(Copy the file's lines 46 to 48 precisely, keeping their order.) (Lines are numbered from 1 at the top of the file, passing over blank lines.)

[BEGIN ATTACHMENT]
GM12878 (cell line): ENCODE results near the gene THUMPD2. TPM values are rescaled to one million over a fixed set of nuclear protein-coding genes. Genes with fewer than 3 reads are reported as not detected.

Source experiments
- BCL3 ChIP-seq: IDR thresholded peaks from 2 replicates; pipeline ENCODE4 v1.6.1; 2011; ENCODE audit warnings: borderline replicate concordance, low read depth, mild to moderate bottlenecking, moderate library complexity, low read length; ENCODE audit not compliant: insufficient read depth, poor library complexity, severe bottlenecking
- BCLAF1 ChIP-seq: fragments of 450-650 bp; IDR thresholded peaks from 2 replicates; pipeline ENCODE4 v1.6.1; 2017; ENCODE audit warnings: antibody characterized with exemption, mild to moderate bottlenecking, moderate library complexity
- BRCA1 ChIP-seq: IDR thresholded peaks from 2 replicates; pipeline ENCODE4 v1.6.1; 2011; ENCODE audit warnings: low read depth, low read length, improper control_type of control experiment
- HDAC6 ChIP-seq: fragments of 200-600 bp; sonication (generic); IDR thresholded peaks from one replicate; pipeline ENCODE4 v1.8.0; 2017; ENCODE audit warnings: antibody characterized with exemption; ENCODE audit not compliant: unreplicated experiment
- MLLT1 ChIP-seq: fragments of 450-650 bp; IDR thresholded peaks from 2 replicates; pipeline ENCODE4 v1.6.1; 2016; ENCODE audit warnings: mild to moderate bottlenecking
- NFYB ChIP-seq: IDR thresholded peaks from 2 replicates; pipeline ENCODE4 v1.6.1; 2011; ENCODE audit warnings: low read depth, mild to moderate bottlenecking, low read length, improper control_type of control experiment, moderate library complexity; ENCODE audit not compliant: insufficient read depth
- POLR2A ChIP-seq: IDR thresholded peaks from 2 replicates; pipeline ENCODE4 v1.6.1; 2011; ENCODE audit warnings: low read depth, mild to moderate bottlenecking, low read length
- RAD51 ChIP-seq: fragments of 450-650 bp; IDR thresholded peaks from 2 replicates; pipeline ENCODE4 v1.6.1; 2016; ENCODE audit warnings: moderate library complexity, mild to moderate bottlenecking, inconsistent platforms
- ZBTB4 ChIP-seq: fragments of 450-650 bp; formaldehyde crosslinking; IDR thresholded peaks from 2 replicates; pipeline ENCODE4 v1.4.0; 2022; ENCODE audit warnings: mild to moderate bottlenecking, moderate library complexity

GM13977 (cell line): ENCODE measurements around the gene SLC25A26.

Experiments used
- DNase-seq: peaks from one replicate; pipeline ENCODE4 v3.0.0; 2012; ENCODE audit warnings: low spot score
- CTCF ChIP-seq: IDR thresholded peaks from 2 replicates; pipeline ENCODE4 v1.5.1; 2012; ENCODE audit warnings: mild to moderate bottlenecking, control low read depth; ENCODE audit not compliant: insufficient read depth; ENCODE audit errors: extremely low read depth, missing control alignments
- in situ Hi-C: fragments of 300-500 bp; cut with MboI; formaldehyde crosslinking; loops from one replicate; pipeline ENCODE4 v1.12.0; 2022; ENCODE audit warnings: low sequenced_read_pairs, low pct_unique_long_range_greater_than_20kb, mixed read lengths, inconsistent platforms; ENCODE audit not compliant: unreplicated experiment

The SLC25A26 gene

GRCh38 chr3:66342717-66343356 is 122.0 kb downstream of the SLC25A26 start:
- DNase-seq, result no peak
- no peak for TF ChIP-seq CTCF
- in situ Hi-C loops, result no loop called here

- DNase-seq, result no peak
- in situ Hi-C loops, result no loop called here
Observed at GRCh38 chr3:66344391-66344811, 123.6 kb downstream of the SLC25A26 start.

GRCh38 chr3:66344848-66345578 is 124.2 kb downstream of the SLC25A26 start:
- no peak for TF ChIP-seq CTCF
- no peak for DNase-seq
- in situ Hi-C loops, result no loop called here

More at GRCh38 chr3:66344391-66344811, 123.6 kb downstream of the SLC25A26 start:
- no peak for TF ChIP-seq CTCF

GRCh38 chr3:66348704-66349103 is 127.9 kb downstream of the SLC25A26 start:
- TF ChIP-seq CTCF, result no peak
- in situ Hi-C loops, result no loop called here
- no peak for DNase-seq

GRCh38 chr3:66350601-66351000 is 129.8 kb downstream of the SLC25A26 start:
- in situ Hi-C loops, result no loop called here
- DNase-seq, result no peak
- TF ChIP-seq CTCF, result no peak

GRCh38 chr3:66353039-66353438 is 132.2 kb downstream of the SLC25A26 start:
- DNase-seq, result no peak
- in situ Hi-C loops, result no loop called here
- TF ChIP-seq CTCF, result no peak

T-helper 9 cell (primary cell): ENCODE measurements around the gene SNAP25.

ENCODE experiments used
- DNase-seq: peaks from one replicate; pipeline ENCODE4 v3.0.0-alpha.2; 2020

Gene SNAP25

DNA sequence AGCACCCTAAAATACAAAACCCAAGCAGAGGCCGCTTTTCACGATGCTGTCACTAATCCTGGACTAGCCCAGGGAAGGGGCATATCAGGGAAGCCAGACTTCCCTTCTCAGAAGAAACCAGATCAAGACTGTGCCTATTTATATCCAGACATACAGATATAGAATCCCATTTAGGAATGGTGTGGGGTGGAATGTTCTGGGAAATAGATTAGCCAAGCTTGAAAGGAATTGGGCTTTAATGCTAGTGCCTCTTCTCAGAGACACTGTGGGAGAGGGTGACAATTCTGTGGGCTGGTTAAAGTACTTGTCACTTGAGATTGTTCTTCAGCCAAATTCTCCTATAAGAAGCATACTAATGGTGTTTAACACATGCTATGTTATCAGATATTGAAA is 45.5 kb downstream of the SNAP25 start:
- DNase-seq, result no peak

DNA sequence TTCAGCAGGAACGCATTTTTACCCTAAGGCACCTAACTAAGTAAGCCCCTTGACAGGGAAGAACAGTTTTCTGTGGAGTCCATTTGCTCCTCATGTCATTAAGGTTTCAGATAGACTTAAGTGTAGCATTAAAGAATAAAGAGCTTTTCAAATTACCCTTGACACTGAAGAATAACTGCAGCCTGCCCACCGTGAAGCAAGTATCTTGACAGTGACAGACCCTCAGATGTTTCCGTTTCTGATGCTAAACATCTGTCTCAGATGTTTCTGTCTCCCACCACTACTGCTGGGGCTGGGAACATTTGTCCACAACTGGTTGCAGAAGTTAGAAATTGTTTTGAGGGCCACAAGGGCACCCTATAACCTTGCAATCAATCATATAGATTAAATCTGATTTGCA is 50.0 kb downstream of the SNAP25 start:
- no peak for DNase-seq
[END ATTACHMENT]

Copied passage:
Gene SNAP25

DNA sequence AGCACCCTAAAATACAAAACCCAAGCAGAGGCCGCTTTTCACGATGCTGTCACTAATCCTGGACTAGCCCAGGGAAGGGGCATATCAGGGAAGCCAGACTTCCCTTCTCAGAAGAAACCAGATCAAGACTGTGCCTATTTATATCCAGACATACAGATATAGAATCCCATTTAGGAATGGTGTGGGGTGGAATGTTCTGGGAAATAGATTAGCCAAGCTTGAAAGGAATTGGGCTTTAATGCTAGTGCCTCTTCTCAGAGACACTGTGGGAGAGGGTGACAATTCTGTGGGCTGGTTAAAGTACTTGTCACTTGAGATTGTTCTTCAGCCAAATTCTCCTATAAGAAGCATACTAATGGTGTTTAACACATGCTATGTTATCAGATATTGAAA is 45.5 kb downstream of the SNAP25 start:
- DNase-seq, result no peak